The Commander-in-Chief of the Continental Army during the American Revolution, the new nation's inaugural president and the alleged destroyer of innocent cherry trees, George Washington never visited the land that would eventually become Texas. He didn't survey the waters of the Buffalo Bayou, nor did he ever wade across the Brazos River.
Despite these faults, the first Texans admired him enough to name a small, unincorporated town after him just off the Brazos, aptly named Washington-on-the-Brazos. Many felt this would distinguish it from the other, better known “Washington-on-the-Potomac.” They were right, but this little area 80 miles northwest of Houston is famous throughout the state not for its titular relations. It's where Texas (and Houston, by extension) began at the Convention of 1836.
That's why the Texas Parks & Wildlife Department decided to turn it into a historic site in 1916 with the purchase of 50 acres. After acquiring more land in 1976 and 1996, the Washington-on-the-Brazos State Historic Site now sits on 293 acres of well-kept Texas-ness. Just like the Battleship Texas, this location's importance to the state parks system has nothing to do with recreation, and everything to do with being absolutely awesome.
Unlike most state parks, Washington-on-the-Brazos doesn't charge guests an admissions fee. Instead, everyone is free to roam the grounds, breathing in the greatness that is Texas while practicing their everything's-bigger-where-I'm-from pomposity. What will cost money are the guided tours of the park's individual sites, as well as the entire complex. From the Barrington Living History Farm to the replica of Independence Hall – used by the convention delegates in 1836 – these tours provide Texans with a much-needed fountain of information.
These tours are given either by TPWD officials or volunteers, and both groups provide stellar educational experiences. But if you can get on with the volunteers, you're in for a good time as these men and women are Texas historical geniuses with a penchant for parades and period dress. On any given tour, guests often find themselves at the mercy of someone wearing 19th-century clothing. Luckily, the garments have usually been washed since then.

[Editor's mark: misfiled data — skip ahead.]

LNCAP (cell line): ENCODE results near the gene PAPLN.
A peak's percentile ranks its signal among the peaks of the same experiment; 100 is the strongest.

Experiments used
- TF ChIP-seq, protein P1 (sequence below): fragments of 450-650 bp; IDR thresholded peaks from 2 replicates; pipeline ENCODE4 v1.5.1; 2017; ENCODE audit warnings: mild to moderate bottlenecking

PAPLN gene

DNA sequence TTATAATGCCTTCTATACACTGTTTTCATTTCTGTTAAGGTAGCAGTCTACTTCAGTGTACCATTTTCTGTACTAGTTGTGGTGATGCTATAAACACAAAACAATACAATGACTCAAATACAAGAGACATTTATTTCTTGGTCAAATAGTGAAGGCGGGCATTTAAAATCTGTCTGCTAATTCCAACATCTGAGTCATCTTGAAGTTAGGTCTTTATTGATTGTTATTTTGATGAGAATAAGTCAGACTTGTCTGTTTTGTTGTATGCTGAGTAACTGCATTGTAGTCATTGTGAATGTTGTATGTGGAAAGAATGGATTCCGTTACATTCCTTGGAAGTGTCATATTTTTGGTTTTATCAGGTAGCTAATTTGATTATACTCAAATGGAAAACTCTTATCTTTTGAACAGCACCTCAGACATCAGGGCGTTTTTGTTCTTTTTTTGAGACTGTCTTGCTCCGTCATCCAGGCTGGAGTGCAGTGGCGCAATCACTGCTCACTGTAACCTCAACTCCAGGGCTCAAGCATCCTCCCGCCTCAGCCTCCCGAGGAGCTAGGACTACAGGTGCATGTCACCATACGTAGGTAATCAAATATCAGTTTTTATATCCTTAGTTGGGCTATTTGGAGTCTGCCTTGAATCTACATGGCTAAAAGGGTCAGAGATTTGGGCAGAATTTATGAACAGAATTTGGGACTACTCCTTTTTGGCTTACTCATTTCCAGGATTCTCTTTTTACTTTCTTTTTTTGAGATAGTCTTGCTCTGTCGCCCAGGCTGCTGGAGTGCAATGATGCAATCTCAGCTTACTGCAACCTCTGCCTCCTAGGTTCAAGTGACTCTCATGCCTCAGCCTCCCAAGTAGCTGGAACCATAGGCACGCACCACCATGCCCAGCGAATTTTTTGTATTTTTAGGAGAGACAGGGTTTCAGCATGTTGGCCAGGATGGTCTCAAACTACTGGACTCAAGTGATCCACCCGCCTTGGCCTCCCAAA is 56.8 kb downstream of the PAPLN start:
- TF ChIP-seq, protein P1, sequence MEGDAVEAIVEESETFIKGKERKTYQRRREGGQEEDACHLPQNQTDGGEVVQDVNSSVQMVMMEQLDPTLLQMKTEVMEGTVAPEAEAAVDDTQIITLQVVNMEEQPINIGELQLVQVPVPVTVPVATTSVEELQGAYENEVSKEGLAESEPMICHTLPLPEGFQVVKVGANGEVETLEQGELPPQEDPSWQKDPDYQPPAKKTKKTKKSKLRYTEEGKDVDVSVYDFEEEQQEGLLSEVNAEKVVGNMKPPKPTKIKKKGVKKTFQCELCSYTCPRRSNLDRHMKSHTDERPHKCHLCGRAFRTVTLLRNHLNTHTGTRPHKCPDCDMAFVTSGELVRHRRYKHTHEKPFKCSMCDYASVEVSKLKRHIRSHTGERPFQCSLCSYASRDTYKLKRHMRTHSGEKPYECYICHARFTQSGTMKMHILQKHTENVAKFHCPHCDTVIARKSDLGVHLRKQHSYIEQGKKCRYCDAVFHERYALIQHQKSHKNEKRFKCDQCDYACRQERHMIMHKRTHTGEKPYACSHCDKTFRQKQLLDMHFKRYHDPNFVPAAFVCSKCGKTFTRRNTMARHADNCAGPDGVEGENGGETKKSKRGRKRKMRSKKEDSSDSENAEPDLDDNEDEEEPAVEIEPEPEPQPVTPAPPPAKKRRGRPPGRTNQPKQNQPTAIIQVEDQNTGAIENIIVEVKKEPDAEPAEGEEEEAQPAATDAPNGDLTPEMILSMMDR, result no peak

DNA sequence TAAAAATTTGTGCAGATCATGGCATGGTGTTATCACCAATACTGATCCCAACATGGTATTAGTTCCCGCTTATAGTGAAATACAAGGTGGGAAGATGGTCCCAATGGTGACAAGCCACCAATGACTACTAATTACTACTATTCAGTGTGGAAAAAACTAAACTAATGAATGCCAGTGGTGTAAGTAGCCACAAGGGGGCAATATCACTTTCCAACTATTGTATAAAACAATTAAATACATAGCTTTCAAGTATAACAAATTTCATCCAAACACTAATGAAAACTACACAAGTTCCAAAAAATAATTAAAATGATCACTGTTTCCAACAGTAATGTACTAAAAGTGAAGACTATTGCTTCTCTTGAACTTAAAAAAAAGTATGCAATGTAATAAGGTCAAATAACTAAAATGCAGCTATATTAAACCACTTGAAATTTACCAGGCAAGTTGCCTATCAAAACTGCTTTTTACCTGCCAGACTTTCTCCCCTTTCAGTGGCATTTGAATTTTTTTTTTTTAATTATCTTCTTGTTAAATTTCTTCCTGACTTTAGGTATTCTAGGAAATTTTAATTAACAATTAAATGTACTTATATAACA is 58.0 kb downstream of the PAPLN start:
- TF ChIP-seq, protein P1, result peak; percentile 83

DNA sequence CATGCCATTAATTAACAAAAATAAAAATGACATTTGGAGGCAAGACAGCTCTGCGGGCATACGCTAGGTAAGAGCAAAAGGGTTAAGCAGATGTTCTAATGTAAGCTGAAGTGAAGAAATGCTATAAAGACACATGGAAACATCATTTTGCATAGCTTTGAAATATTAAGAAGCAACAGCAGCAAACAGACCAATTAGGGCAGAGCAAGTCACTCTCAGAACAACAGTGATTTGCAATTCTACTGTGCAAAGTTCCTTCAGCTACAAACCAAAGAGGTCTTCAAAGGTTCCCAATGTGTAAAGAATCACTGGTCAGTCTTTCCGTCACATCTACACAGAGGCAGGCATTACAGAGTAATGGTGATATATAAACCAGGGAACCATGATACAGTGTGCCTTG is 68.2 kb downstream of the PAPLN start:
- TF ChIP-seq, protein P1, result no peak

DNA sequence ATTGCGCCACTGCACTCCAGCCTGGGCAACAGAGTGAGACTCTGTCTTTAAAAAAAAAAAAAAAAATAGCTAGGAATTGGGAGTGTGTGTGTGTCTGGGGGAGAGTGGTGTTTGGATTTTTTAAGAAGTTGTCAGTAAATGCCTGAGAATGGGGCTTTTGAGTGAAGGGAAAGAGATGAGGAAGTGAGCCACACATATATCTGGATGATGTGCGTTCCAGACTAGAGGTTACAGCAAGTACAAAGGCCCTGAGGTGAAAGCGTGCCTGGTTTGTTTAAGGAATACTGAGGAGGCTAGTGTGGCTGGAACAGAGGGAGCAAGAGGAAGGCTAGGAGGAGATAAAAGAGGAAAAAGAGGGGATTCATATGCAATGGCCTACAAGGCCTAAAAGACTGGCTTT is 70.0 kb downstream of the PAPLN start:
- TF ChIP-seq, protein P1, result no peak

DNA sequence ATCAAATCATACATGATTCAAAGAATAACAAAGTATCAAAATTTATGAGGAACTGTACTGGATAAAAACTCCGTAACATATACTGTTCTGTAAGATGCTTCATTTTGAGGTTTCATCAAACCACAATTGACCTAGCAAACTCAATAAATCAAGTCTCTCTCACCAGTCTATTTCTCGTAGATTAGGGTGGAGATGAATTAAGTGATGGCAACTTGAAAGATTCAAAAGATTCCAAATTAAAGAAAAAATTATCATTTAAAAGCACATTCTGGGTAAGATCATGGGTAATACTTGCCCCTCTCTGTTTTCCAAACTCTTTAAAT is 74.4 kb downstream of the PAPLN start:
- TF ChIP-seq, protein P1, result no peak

Otherwise, Washington-on-the-Brazos plays host to a variety of annual events. From Christmas Candlelight ceremonies in early December, to demonstrations of winter preparation, these occasions give visitors yet another window into the past through which to look.
But the best part is the Independence Day Festival in March. No, not July. March. That's because Texas Independence Day falls on March 2, for that's the date on which convention delegates adopted the Texas Declaration of Independence in 1836. It also happens to be my birthday, which makes for a great story here in Texas — but is mostly meaningless abroad.
Every year, thousands congregate at the Washington-on-the-Brazos State Historical Site for a day of celebrations, historical reenactments, music and demonstrations. The day encapsulates everything one associates with a festival atmosphere, minus the drugs of a Glastonbury or the riots of Woodstock '99. Texas surely knows how to throw a party on its (and my) birthday.
If, by some incandescent occurrence of principles known only to mathematically-based theoretical physics, George Washington were ever able to visit his Texas namesake today, he'd probably feel right at home. Especially if he finds the craft table specializing in new wooden dentures.